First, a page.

KHN Morning Briefing

Summaries of health policy coverage from major news organizations

What Does The Health Law’s Future Hold For Workers, Uninsured People, Employers And Others?

News outlets examine a variety of issues related to the health law's implementation, ranging from how it might impact workers in the year ahead, to those who will not gain any benefit from the law as well as the importance of location and other news about how the overhaul will affect the health care marketplace.

Politico: With Obamacare Near, What’s In Store For Workers
With all the hullabaloo over Obamacare, you might think a radical transformation of your health insurance is imminent. But the noisy claims from both sides notwithstanding, the reality is that the changes next year are likely to be pretty subtle for the vast majority of the 170 million who get insurance through the workplace (Norman, 9/9).

The Washington Post: Left Behind: Stories From Obamacare’s 31 Million Uninsured
The Affordable Care Act, the most sweeping health care program created in a half century, is expected to extend coverage to 25 million Americans over the next decade, according to the most recent government estimates. But that will still leave a projected 31 million people without insurance by 2023. Those left out include undocumented workers and poor people living in the 21 states, such as Virginia, that have so far declined to expand Medicaid under the statute, commonly called Obamacare (Kliff and Sun, 9/8).

Los Angeles Times: As Healthcare Law Rolls Out, Its Effects Will Depend On Your State
Americans who live in states backing the Affordable Care Act will receive substantial protections and assistance unavailable to residents in states still fighting the 2010 law. That could mean confusion and higher insurance premiums for millions of consumers in states resisting the law. Leaders in these resistant states have not set up consumer hot lines. Several state insurance regulators are refusing to make sure health plans offer new protections required by the law, such as guaranteed coverage for people who are ill (Levey, 9/6).

The Philadelphia Inquirer: Checking The Facts Behind ACA Claims
Lori Robertson has been covering the Affordable Care Act from the earliest debates on it in 2009. A journalist for, the nonpartisan nonprofit that monitors the accuracy of e-mails, viral claims, and statements by politicians, Robertson researches and writes about many statements involving the ACA. "We fact-check all sides," she said (Calandra, 9/8).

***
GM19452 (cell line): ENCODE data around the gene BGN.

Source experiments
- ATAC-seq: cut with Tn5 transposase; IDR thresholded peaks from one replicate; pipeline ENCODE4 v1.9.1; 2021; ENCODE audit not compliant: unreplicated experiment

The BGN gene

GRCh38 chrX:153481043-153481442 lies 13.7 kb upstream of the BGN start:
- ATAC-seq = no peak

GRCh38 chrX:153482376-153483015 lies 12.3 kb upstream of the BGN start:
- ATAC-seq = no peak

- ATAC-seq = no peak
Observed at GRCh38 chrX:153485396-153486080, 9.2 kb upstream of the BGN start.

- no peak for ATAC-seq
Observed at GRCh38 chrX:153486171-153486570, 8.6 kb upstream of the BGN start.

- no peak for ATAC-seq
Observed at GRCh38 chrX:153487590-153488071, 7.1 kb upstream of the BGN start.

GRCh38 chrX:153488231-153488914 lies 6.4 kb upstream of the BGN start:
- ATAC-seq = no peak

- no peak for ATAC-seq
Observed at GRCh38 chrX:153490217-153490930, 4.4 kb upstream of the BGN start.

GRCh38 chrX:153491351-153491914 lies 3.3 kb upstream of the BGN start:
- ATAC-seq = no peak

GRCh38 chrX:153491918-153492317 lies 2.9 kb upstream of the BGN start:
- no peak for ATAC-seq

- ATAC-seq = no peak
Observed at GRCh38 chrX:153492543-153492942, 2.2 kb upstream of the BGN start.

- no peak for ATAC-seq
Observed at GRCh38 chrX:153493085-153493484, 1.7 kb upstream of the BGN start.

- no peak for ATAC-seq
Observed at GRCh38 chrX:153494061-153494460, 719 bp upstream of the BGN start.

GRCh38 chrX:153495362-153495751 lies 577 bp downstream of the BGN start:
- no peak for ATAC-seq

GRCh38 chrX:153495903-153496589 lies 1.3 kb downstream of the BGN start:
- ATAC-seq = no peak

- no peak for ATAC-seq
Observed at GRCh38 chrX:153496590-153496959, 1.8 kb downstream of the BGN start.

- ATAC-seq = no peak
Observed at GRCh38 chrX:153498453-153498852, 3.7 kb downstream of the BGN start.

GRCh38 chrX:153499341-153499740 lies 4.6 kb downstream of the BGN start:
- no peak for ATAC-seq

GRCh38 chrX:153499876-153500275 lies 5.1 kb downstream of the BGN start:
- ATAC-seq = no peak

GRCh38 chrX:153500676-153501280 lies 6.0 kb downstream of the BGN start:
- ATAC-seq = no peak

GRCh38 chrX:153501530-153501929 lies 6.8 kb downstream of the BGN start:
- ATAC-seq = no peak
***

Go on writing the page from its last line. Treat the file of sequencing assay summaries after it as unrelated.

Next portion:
Politico: In Hawaii, Firms Like Longtime Employer Mandate
Obamacare’s requirement that large companies offer health insurance may be polarizing for much of the nation — but it had Hawaiians at Aloha. Unlike its 49 counterparts, Hawaii has been living with a strict employer mandate for nearly 40 years. And as businesses nationwide celebrate a one-year delay in the similar Obamacare requirement that they cover workers, supporters of Hawaii’s law say theirs is proof that the rest of the country could adjust — and even learn to like it (Cheney, 9/9).

Kaiser Health News: Nurse Practitioners Try New Tack To Expand Foothold In Primary Care
Nurse practitioners say efforts to expand primary care to millions of Americans under the health law are hampered by insurance industry practices that limit or exclude their participation. Despite laws in 17 states and the District of Columbia allowing them to practice independently, nurses with advanced degrees say some insurers still don’t accept them into their credentialed networks as primary care providers, while others restrict them mainly to rural areas (Appleby, 9/8).

This is part of the KHN Morning Briefing, a summary of health policy coverage from major news organizations. Sign up for an email subscription.